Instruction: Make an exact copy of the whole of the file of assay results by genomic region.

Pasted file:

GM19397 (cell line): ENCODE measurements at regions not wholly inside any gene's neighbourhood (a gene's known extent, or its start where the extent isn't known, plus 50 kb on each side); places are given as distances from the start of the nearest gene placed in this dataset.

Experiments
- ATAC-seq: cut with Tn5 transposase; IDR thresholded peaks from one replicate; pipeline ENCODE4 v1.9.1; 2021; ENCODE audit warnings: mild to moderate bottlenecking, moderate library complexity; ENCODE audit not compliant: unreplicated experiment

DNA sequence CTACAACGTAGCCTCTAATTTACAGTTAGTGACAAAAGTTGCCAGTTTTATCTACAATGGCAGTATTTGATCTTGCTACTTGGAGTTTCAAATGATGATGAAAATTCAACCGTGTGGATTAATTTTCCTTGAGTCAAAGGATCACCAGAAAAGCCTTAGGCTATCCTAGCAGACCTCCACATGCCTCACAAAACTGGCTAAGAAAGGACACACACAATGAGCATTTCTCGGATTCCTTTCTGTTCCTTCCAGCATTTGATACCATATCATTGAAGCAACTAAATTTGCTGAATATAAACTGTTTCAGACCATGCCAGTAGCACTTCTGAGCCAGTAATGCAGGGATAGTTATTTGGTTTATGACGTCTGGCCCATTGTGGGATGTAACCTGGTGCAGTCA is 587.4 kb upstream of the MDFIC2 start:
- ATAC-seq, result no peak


GM19397 (cell line): ENCODE measurements at regions not wholly inside any gene's neighbourhood (a gene's known extent, or its start where the extent isn't known, plus 50 kb on each side); places are given as distances from the start of the nearest gene placed in this dataset.

Experiments
- ATAC-seq: cut with Tn5 transposase; IDR thresholded peaks from one replicate; pipeline ENCODE4 v1.9.1; 2021; ENCODE audit warnings: mild to moderate bottlenecking, moderate library complexity; ENCODE audit not compliant: unreplicated experiment

DNA sequence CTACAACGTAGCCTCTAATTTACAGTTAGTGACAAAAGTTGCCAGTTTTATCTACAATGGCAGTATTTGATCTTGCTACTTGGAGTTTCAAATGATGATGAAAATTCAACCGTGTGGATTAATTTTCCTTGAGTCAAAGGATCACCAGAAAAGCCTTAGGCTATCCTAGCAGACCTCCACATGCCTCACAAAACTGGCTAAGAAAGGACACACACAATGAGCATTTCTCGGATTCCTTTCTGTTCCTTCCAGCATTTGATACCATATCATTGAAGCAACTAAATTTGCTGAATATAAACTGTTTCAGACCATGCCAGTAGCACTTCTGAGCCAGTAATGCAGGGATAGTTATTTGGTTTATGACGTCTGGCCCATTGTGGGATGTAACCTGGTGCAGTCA is 587.4 kb upstream of the MDFIC2 start:
- ATAC-seq, result no peak